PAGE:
In my imagination I walk with a tall, lanky man. He has wild blonde hair and likes to write. We usually go everywhere together and he quietly observes my life. He never speaks to anyone and no one ever seems to notice him. Sometimes he goes away and I have a hard time finding him. It always worries me when he does this because I’m afraid he won’t come back and I’ll be lonely. But he never fails to return eventually. His name is Richard.
We don’t usually talk much, and when we do, I do most of the talking. He likes to listen. I don’t mind talking either. The most he ever says is a few words here and there and always when we are alone. We aren’t lovers and though he is old enough to be my father, he isn’t. We are simply companions. He’s there for me when I need him to listen and he does a good job. Sometimes we sit quietly at the park across from my apartment. We like to watch the sunset over the pond. Sometimes he will bring a fishing pole. He never can catch a fish.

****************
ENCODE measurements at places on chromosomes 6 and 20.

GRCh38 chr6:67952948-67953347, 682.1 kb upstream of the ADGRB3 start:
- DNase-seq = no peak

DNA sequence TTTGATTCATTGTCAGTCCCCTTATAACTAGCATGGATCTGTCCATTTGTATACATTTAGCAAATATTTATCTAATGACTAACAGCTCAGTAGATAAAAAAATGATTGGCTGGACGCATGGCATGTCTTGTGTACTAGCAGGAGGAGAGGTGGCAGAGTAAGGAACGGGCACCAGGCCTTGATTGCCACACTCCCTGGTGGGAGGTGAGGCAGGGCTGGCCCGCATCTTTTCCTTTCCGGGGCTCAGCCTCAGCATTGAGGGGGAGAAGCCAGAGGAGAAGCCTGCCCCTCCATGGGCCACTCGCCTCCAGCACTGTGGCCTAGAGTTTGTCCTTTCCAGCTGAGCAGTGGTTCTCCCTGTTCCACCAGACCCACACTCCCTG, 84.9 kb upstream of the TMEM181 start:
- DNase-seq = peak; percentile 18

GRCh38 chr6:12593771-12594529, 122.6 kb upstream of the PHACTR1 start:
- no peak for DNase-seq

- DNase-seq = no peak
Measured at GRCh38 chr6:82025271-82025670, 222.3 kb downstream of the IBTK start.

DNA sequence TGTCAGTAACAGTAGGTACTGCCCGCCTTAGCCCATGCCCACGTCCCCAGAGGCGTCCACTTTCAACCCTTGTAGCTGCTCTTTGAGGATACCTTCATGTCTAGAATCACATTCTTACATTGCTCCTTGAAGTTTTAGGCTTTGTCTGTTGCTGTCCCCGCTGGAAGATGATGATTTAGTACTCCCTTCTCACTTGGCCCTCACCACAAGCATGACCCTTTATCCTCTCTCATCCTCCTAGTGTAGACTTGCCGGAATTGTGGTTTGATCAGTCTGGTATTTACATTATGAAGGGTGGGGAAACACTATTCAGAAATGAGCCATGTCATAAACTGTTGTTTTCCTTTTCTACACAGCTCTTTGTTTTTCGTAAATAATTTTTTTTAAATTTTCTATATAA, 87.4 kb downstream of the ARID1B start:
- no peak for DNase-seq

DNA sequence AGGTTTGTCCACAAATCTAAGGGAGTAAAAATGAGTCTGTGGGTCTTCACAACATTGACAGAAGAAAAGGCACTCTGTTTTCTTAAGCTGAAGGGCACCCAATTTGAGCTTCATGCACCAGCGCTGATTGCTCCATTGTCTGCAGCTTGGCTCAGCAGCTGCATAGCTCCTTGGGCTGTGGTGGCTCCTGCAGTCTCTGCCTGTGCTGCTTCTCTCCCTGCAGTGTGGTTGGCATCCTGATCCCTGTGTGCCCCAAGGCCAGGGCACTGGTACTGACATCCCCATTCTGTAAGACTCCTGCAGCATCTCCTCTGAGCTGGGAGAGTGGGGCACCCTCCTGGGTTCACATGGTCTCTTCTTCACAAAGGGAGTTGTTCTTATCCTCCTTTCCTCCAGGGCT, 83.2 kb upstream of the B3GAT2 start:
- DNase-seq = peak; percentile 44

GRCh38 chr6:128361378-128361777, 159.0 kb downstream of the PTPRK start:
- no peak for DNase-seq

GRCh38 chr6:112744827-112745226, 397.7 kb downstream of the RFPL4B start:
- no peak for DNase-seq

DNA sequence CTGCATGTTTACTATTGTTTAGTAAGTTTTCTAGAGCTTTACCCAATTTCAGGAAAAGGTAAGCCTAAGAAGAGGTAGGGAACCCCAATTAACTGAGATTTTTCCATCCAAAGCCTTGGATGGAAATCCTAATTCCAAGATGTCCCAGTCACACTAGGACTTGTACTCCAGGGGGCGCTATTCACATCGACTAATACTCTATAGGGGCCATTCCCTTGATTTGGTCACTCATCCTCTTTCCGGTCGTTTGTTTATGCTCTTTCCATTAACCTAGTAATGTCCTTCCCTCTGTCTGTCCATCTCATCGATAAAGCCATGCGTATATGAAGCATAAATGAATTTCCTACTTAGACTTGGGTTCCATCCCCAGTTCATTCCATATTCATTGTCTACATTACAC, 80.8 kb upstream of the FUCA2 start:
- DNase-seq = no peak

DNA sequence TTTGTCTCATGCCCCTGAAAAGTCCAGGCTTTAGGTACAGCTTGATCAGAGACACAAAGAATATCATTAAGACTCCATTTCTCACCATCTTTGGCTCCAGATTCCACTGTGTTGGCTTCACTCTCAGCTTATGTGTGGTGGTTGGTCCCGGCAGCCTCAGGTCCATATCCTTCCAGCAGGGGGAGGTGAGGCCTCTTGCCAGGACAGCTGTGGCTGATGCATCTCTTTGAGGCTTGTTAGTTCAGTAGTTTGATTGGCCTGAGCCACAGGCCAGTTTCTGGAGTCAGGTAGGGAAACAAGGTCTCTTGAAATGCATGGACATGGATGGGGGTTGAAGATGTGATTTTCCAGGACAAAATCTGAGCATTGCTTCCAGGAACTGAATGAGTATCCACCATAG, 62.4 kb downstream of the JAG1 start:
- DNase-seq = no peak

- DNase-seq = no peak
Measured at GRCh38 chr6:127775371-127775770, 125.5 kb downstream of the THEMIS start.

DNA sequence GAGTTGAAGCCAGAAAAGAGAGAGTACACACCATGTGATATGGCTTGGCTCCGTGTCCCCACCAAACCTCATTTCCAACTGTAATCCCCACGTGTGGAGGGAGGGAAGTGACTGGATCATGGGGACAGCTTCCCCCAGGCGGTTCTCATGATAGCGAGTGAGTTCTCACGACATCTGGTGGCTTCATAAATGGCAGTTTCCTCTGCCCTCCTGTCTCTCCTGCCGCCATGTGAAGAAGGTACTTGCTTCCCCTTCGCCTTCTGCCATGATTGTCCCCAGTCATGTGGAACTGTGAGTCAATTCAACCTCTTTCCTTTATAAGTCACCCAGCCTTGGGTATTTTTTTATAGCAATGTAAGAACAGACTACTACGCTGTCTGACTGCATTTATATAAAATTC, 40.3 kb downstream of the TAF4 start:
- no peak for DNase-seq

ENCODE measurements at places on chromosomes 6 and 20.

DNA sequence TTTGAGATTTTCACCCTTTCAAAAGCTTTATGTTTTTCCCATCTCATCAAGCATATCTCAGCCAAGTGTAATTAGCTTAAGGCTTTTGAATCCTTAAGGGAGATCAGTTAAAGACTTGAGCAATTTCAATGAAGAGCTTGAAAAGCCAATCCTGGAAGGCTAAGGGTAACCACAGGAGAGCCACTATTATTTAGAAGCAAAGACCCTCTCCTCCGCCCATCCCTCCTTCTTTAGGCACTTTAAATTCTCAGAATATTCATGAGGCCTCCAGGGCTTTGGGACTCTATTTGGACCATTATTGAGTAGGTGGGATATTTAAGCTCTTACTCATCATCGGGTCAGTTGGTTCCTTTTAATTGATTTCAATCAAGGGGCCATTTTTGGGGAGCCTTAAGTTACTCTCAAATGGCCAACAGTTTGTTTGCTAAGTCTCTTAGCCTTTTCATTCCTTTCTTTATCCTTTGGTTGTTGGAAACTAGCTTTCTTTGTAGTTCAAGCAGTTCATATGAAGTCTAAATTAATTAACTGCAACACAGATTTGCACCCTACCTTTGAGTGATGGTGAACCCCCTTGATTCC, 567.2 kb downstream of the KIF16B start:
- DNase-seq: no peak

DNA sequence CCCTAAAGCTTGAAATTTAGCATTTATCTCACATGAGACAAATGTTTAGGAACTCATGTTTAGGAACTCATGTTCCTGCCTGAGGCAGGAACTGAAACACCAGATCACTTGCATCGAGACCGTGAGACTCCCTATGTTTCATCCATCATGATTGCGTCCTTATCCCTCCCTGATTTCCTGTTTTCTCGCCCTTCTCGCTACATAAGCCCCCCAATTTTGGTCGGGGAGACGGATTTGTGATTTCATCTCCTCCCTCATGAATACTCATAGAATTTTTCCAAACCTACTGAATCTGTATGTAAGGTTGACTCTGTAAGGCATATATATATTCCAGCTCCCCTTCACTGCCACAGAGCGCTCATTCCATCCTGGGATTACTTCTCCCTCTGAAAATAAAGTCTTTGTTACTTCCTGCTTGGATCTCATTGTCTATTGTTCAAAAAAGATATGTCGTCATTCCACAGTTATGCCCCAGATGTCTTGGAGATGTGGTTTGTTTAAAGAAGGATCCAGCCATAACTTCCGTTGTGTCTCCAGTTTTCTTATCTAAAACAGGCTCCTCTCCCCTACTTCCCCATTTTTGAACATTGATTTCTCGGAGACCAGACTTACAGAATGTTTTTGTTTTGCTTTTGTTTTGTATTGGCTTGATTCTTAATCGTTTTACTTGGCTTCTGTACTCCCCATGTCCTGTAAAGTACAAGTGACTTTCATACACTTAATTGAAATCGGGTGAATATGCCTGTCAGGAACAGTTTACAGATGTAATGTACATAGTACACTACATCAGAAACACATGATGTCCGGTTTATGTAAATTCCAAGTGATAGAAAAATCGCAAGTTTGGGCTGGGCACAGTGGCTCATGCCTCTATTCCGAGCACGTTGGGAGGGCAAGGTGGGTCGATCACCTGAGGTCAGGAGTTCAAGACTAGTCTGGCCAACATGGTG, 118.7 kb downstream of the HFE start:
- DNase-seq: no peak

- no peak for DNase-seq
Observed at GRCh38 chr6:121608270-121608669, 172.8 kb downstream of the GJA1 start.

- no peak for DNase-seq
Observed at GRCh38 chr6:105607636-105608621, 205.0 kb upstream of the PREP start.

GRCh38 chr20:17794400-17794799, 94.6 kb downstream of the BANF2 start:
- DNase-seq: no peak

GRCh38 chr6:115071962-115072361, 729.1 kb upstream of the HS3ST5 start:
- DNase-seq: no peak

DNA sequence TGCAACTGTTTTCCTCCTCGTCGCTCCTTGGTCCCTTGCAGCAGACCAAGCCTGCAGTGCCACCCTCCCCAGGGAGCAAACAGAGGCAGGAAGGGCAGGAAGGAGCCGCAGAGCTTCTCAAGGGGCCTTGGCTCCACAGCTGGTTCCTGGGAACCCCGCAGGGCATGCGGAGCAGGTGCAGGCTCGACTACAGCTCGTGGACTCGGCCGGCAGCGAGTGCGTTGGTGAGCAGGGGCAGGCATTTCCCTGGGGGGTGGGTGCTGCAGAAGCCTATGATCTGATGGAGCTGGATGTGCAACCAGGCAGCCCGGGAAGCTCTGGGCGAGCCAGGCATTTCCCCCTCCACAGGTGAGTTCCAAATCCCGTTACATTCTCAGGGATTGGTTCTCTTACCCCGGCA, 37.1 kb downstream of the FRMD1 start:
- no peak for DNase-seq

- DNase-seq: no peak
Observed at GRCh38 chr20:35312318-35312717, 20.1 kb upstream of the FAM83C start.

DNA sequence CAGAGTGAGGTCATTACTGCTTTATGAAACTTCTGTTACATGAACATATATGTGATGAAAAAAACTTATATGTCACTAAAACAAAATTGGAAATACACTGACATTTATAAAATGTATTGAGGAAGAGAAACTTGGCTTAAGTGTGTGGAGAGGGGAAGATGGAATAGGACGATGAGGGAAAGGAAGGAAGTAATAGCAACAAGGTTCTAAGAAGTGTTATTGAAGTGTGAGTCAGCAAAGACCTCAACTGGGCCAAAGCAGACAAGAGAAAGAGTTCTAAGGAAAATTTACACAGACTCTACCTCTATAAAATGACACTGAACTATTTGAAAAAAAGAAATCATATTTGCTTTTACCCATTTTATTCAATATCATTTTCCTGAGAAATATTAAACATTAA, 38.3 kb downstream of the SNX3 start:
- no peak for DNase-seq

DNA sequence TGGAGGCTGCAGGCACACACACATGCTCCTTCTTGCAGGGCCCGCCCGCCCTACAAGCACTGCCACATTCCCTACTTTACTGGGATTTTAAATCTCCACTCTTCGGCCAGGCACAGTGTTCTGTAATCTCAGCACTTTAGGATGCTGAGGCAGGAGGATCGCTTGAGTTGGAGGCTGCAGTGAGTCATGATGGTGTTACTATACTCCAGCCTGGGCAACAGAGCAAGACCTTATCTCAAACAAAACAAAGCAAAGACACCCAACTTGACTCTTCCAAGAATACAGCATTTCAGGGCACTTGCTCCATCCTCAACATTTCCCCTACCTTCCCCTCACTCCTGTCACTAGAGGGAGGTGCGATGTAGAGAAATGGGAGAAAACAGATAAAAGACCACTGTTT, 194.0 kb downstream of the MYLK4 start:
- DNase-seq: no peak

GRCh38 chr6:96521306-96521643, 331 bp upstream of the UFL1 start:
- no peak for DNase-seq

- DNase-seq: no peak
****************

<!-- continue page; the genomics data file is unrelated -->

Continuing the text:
Ours is a quiet existence, mostly. He watches over the cat when I am not home. I will find them curled up in my grandfathers’ old arm chair. It’s a sad old chair, torn up by claws from several cats over the years. The seat cover has been torn right down the middle and the ugly orange cushion underneath is visible. But it is a well-loved chair.
Richard first came to me in the form of a poem. He was given to me by an old friend from college. In an hour Richard had become an old friend too. I felt like I had always known him, always will know him. The next morning, I sought him out. I found him on a shelf at the books store. There were many parts to him. I began to put him together until he was one person. Then one day I came home from work and found Richard in the kitchen. He was eating something from a pot. I can’t say I was surprised.
“How long have you been here, Richard?” I asked.
“A while,” he answered. “You just couldn’t see me.”